Profile of an Online Survey Taker
Let us look at an experience of a person who has signed up on a survey website to make some extra money. In doing so, we can look at a few specific actions, examine them, and see if she may have taken certain actions differently (or more thoroughly) that may or may not have resulted in a slightly better experience. What takeaway’s can we surmise from her experiences? This is taken from an actual post on a forum. The name has been changed and whether things happened exactly as described is unknown.
Lauren decided to make a little cash by dabbling in online surveys. She figures she won’t make a lot of money, but she can make a little in her free time, which will help with her bills. She signs up for the website MySurvey, which is one of the more well-known survey sites.
TAKEAWAY 1. Lauren has a realistic expectation, initially; however, one thing she might have done differently from the start is to sign up for more than one website. She probably should have signed up for at least two–three would have been better. Realistically, you do not get enough surveys from any one website. If you sign up for several survey sites, you are more likely to quickly take many more surveys, thereby generating a larger amount of money from different “streams” of survey sites.
Lauren takes surveys regularly for about three weeks. She is now at 495 points. Most surveys she receives only award her 10 points. Occasionally (in this case, twice in the previous three weeks) she gets a survey that rewards her 100 points. Doing the math, Lauren looks like she has taken approximately 22 surveys so far. According to her, she will get about $5 deposited to PayPal from these surveys. This is frustrating to her.
Even so, she does not have a grossly negative feeling about the website, so far. She is not labeling the experience as a MySurvey scam just yet, although she is undecided about whether she wants to stick with it.
TAKEAWAY 2. It is healthy to be skeptical, like Lauren. But it also okay to wade into the experience and determine whether some tweaks to your “system” might have better results. In this case, more websites would allow her to take more surveys at a time and possibly doing her research on which website to join would help. Perhaps other sites pay better.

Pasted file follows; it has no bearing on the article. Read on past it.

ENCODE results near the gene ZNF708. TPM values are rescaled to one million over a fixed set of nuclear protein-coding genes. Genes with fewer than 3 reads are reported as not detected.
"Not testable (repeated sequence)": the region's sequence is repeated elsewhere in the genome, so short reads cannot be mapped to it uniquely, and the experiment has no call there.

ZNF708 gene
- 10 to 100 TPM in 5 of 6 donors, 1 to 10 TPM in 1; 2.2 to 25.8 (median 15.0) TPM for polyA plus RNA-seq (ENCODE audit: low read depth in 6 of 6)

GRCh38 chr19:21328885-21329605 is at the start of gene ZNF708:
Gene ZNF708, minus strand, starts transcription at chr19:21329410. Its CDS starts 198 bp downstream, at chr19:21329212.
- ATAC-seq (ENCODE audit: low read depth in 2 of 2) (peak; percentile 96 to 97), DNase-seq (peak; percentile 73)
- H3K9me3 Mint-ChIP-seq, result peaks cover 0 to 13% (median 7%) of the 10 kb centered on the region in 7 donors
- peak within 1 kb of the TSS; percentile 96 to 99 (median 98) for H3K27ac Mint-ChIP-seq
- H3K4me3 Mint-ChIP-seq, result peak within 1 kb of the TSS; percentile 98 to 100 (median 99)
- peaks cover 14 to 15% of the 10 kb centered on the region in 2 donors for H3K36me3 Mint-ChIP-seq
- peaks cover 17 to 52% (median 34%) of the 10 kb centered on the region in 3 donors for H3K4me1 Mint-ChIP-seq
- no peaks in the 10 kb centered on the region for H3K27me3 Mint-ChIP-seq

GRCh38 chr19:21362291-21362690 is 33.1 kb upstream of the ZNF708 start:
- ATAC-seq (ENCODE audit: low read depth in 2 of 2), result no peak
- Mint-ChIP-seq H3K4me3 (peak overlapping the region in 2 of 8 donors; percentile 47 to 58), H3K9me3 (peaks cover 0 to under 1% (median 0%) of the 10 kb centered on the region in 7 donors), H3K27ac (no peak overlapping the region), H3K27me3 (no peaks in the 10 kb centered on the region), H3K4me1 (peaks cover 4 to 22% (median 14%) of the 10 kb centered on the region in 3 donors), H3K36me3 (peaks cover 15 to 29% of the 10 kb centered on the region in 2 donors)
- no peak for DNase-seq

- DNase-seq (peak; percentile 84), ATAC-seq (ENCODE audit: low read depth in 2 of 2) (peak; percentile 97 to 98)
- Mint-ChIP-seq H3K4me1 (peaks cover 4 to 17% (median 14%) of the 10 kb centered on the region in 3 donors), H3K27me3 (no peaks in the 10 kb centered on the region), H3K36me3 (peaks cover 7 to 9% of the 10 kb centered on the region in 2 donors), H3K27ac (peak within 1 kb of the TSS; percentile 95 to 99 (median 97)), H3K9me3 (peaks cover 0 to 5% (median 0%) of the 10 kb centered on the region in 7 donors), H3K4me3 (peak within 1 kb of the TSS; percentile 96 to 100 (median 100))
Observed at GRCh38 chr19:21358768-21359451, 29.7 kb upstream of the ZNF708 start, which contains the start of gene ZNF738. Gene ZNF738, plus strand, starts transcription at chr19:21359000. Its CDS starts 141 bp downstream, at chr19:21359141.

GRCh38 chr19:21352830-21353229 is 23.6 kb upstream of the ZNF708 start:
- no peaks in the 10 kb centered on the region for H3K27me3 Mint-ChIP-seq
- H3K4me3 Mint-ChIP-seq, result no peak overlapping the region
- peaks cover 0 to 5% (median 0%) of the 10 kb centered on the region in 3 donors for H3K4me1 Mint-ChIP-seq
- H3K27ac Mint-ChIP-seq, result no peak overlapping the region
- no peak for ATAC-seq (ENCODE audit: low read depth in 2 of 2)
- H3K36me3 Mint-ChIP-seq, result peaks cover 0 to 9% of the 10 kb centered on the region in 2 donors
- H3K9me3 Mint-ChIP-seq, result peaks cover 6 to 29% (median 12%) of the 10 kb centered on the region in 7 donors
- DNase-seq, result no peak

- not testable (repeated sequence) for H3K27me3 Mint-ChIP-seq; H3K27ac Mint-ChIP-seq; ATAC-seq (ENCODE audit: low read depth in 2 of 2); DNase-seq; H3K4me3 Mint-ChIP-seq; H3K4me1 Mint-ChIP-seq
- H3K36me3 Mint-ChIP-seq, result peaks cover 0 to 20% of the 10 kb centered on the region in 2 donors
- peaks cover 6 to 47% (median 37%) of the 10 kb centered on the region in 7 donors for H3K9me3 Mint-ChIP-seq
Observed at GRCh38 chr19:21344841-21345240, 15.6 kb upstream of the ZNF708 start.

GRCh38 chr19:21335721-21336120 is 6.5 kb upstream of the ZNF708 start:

The surveys themselves are simple to take. The questions are straightforward and Lauren doesn’t answer anything that she feels uncomfortable answering. They are questions like, “How many times have you been to the cinemas in the past six months?” and other common purchasing-related questions. She sees why companies may want to have this type of information, so it doesn’t seem like anything particularly harmful.
TAKEAWAY 3. Taking the surveys themselves should be a safe and easy experience. You shouldn’t be giving out information that you don’t want to, and this includes your phone number and other information that seems like it could be used maliciously. By and large, this isn’t the case with most survey sites.
Lauren is waiting for her first payout through the survey website, which won’t arrive for another three weeks. She is going to continue with the website, but not as aggressively until she is paid the small amount she has earned so far.
TAKEAWAY 4. Lauren is wise to keep an eye on compensation and not invest too much until there is a healthy payment of services. But survey sites are famous for taking some time for compensation to be made. In most cases, however, the money does eventually arrive. It is just slow.
One last takeaway we can draw from Lauren’s experience is the initial research that should be done before investing in any website. Do Google searches for “mysurvey,” “mysurvey scam,” and “mysurvey reviews” in order to get people’s experiences with a particular website. Doing this, and learning from experiences such as Lauren’s, can help you make the most informed decisions.
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